No Cheers HereEditor: We take exception to your comment in...

LETTERS TO THE EDITOR

February 07, 1992

No Cheers Here

Editor: We take exception to your comment in the Jan. 29 editorial that everyone should at least approve of the $500 deduction per child that President Bush presented in his speech the previous day.

Our president is apparently now a true believer in the voodoo economics practiced by President Reagan: If you give the rich enough money, some will trickle down, although it has never happened.

The $500 deduction per child will save a family with one child $75 in the 15-percent bracket, $140 in the 28-percent bracket and $155 in the 31-percent bracket per year. As usual, the rich get richer and the poor and middle-income people get less. This will help any family or stimulate the economy?

The president's ''pay less weekly'' proposal will save $154 for those in the 15-percent bracket, $289 for the 28-percent bracket and $287 for the 31-percent bracket. I hope people realize that they still have to pay their taxes April of '93 and perhaps even a penality.

The $5,000 deduction for first-time home buyers will save $750 for those in the 15-percent bracket, $1,400 for the 28-percent bracket and $1,550 for the 31-percent bracket.

We wonder how many young average-income people have $10,000 IRAs and are buying their first homes.

We also hope the people without health insurance can afford to buy it and that their tax credit will not be based on a percentage of those earnings.

This kind of thinking by the Republicans has been going on for 12 years and has put the poor and the middle class in the straits they are in today.

We hope all people, instead of just the rich, will vote self-interest issues instead of nonsense issues next November and put this

country on a stable economic track.

Joan and Bill Roemer.

Sparks.

Poor Baby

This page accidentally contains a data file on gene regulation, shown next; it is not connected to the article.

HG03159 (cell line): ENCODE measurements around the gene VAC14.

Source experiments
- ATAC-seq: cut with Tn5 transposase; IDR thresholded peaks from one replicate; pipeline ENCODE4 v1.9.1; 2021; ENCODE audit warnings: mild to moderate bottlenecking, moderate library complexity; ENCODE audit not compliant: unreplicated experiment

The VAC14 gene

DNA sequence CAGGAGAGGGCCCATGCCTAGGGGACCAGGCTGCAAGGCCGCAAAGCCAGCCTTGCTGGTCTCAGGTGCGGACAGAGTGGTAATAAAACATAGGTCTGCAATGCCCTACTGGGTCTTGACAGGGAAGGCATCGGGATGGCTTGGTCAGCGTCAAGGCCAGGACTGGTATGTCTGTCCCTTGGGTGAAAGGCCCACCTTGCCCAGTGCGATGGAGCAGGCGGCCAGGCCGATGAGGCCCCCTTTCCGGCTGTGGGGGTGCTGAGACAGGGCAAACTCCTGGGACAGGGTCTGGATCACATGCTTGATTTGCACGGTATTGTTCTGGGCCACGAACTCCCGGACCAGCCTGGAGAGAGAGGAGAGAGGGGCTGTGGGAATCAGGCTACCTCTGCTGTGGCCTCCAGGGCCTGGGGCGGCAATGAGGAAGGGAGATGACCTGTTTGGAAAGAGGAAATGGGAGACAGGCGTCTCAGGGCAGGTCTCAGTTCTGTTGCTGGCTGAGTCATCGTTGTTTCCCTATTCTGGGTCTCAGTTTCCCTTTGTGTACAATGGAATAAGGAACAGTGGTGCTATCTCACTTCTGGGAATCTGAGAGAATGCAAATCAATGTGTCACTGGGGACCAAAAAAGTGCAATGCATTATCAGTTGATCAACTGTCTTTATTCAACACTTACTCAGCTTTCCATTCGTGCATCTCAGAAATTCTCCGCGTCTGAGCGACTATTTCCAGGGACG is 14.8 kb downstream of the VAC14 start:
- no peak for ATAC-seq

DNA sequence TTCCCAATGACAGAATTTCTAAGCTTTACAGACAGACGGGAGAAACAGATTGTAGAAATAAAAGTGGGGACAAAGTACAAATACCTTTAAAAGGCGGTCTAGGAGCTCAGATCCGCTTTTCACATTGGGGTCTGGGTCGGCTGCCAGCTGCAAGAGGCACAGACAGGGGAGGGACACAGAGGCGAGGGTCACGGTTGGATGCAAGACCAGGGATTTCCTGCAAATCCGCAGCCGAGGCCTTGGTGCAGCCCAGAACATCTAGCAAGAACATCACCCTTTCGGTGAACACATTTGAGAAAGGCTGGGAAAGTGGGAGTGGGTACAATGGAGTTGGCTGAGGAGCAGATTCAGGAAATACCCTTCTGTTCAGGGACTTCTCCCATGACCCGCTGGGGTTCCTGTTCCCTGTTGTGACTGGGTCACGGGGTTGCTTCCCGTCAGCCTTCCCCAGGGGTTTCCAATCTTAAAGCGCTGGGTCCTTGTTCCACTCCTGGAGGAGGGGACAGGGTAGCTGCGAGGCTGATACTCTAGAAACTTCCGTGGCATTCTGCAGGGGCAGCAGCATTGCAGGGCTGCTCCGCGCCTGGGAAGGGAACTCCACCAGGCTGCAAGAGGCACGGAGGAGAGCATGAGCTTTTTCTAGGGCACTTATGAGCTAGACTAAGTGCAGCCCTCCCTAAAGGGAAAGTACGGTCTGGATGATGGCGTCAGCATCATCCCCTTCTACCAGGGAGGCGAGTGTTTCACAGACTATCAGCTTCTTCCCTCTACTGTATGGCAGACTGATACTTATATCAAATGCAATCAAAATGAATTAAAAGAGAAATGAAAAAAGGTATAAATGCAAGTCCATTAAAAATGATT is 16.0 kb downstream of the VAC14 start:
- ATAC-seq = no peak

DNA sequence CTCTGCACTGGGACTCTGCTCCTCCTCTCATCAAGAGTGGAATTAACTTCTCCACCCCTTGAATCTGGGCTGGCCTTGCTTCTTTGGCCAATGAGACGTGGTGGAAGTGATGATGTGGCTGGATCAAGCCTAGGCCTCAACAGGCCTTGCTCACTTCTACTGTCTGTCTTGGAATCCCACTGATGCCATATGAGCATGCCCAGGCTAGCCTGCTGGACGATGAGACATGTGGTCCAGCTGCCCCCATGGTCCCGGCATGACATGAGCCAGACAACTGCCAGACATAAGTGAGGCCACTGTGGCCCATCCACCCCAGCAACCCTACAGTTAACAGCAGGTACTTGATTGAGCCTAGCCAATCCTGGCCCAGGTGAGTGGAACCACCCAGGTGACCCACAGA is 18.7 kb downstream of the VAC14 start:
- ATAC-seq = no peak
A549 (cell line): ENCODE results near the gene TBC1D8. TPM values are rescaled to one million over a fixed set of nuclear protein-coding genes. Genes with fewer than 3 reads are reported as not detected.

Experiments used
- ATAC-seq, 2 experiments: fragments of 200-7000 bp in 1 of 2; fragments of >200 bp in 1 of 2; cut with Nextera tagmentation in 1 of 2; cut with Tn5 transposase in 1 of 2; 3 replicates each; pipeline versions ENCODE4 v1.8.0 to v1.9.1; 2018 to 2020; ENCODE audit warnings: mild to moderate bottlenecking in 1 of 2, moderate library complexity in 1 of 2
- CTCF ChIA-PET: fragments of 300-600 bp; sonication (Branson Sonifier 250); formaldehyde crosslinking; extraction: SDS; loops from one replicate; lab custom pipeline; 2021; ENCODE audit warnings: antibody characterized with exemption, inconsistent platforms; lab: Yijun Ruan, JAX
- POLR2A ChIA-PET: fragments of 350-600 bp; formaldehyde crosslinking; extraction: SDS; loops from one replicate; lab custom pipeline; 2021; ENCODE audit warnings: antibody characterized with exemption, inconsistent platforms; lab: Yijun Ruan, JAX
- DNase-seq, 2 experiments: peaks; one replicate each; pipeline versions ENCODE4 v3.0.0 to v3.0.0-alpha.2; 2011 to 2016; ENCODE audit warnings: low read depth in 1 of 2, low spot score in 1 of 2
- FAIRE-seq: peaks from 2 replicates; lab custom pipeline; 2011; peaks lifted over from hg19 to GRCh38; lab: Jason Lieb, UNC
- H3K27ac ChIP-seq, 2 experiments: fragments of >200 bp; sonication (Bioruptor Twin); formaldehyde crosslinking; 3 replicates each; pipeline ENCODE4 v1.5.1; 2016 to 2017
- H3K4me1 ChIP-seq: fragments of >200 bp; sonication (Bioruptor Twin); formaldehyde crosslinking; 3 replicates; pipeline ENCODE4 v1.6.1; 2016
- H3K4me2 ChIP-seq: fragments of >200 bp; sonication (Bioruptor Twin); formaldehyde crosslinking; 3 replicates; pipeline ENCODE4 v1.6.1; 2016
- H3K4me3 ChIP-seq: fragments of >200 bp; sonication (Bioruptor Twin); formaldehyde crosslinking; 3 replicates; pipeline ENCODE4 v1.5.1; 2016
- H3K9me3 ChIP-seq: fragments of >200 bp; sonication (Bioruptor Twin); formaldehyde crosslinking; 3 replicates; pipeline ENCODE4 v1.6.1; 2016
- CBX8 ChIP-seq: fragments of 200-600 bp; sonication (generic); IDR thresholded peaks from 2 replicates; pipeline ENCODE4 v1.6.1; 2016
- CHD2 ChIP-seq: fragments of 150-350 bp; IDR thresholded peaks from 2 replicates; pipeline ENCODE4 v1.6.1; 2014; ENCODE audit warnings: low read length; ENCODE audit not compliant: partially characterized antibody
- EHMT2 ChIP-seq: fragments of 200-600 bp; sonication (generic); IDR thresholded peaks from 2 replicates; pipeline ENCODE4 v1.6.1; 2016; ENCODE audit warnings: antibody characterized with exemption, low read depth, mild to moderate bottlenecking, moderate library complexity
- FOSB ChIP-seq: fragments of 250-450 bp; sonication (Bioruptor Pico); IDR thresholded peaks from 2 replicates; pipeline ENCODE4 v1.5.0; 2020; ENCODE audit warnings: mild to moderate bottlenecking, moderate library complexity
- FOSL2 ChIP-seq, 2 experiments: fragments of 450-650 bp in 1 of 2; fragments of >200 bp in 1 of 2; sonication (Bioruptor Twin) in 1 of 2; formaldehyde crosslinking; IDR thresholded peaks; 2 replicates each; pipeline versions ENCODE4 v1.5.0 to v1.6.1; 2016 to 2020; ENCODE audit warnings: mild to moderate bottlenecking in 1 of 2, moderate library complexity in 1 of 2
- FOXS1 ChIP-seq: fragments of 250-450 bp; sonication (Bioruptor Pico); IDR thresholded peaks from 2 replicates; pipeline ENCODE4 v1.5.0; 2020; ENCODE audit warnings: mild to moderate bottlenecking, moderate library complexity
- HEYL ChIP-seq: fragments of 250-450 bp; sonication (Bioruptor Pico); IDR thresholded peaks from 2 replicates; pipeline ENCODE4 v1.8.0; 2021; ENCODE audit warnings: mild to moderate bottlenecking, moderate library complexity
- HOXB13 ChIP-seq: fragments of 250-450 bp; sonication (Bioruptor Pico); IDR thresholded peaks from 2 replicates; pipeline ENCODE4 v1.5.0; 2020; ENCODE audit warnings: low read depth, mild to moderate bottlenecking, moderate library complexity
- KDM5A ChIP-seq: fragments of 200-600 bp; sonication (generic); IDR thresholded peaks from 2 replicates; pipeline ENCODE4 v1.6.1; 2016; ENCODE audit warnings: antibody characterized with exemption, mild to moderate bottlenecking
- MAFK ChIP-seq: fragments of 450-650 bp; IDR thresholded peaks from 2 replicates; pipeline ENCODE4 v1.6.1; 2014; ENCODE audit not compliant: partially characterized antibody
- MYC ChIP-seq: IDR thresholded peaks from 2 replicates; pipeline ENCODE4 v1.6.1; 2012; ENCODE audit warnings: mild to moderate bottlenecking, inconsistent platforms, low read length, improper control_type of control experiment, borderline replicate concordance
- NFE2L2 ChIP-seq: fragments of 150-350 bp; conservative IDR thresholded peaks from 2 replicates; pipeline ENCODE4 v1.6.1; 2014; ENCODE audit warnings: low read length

Editor: We love children, but are discouraged by the example set by your coverage of Maryland's first baby of 1992.

This baby was born to a 25-year-old, divorced, unemployed mother of four. Knowing no more than what was presented in the article, we wonder what kind of life this baby will have, born into a home of such unstable conditions.

Babies need stability, planning and personal resources. With the increasing state deficit and increasing rates of child abuse and neglect, the state could greatly benefit from far better access to, and promotion of, family planning.

Deirdre M. Smith.

Douglas G. Carroll.

Brooklandville.

Life and Football

Editor: I am not a football fan. So call me un-American. It really shows where this country's priorities are, though, when one compares the hoopla surrounding the Super Bowl with the apathy when Election Day rolls around.

I'd like to see businesses close early during Election Day to give their ''associates'' time to vote. The outcome of football games doesn't affect our lives one bit. We can see what happens to our country when we participate (or do not) in the election of leaders and representatives.

Imagine how politics -- and therefore our lives -- would change if the media created the same kind of excitement over elections that football PR does.

Steve Janofsky.

Baltimore.

Helmets Help

editor: In response to the letter from the biker who says helmets cannot withstand impacts over 15 mph:

I have been racing cars for eight years. In that time, I never once considered driving without a helmet.

Only an idiot would risk taking a rock in the mouth at 60 mph. Even a flying insect could put out an eye at highway speed. the point of wearing a helmet is to protect your head, not your ego.

This biker should watch some footage of Indy car crashes.

Maybe he would like to tell Pancho Carter that his helmet did not save his life when his car flipped over and slid for several hundred feet with his head wedged between the car and the ground.

The 200-mph slide ground most of the way through the top of the helmet, but the driver survived.

William Smith

Baltimore

For Harkin

Editor: It never ceases to amaze me how certain candidates and their ideas are effectively ignored in the mainstream news media, while other candidates, issues and topics are chosen for in-depth coverage.

Case in point, the media, though not a vote has been cast, have declared the candidacies of Jerry Brown, Larry Agran and Sen. Tom Harkin irrelevant. In the meantime Bill Clinton was all but nominated by the press as the Democratic candidate and then trashed because of allegations about his private life by a supermarket tabloid.

The point is that Brown, Agran, Harkin all legitimate candidates -- should have their ideas aired and discussed by a wide spectrum of political analysts, and this should be done through public funding.

The issues are urgent. People are without jobs, without homes, without health care and George Bush offers warmed-over Reaganomics as a solution.

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